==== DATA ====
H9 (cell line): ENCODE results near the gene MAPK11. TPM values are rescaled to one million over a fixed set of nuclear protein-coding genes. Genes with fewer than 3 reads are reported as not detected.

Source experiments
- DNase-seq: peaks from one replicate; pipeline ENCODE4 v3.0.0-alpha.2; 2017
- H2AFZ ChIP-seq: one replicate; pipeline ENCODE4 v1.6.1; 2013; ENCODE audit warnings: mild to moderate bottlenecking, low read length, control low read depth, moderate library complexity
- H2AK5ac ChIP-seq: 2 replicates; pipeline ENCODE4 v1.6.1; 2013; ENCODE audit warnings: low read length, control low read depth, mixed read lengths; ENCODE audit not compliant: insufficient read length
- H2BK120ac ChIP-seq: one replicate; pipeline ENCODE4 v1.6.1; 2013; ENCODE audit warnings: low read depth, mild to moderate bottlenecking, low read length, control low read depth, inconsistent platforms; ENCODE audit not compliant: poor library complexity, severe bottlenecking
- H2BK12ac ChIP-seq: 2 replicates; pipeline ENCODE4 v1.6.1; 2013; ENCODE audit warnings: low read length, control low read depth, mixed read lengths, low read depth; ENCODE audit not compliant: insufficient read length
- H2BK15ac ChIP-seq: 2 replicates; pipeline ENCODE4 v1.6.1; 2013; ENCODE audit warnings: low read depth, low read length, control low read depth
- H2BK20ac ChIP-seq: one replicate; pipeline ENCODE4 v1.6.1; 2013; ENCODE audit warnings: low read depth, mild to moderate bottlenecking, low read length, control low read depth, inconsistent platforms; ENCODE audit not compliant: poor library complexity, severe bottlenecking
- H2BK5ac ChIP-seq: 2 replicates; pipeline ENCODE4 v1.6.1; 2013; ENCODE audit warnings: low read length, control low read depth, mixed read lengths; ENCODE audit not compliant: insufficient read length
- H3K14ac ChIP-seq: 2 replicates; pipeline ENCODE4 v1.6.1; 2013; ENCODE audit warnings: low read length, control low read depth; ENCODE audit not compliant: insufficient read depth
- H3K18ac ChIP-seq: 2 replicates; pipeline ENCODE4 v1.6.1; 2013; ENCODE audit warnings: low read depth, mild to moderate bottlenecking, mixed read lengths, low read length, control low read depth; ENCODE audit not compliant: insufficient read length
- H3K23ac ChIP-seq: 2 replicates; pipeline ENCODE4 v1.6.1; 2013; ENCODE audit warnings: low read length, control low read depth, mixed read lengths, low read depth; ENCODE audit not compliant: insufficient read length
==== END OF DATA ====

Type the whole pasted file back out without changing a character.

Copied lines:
H9 (cell line): ENCODE results near the gene MAPK11. TPM values are rescaled to one million over a fixed set of nuclear protein-coding genes. Genes with fewer than 3 reads are reported as not detected.

Source experiments
- DNase-seq: peaks from one replicate; pipeline ENCODE4 v3.0.0-alpha.2; 2017
- H2AFZ ChIP-seq: one replicate; pipeline ENCODE4 v1.6.1; 2013; ENCODE audit warnings: mild to moderate bottlenecking, low read length, control low read depth, moderate library complexity
- H2AK5ac ChIP-seq: 2 replicates; pipeline ENCODE4 v1.6.1; 2013; ENCODE audit warnings: low read length, control low read depth, mixed read lengths; ENCODE audit not compliant: insufficient read length
- H2BK120ac ChIP-seq: one replicate; pipeline ENCODE4 v1.6.1; 2013; ENCODE audit warnings: low read depth, mild to moderate bottlenecking, low read length, control low read depth, inconsistent platforms; ENCODE audit not compliant: poor library complexity, severe bottlenecking
- H2BK12ac ChIP-seq: 2 replicates; pipeline ENCODE4 v1.6.1; 2013; ENCODE audit warnings: low read length, control low read depth, mixed read lengths, low read depth; ENCODE audit not compliant: insufficient read length
- H2BK15ac ChIP-seq: 2 replicates; pipeline ENCODE4 v1.6.1; 2013; ENCODE audit warnings: low read depth, low read length, control low read depth
- H2BK20ac ChIP-seq: one replicate; pipeline ENCODE4 v1.6.1; 2013; ENCODE audit warnings: low read depth, mild to moderate bottlenecking, low read length, control low read depth, inconsistent platforms; ENCODE audit not compliant: poor library complexity, severe bottlenecking
- H2BK5ac ChIP-seq: 2 replicates; pipeline ENCODE4 v1.6.1; 2013; ENCODE audit warnings: low read length, control low read depth, mixed read lengths; ENCODE audit not compliant: insufficient read length
- H3K14ac ChIP-seq: 2 replicates; pipeline ENCODE4 v1.6.1; 2013; ENCODE audit warnings: low read length, control low read depth; ENCODE audit not compliant: insufficient read depth
- H3K18ac ChIP-seq: 2 replicates; pipeline ENCODE4 v1.6.1; 2013; ENCODE audit warnings: low read depth, mild to moderate bottlenecking, mixed read lengths, low read length, control low read depth; ENCODE audit not compliant: insufficient read length
- H3K23ac ChIP-seq: 2 replicates; pipeline ENCODE4 v1.6.1; 2013; ENCODE audit warnings: low read length, control low read depth, mixed read lengths, low read depth; ENCODE audit not compliant: insufficient read length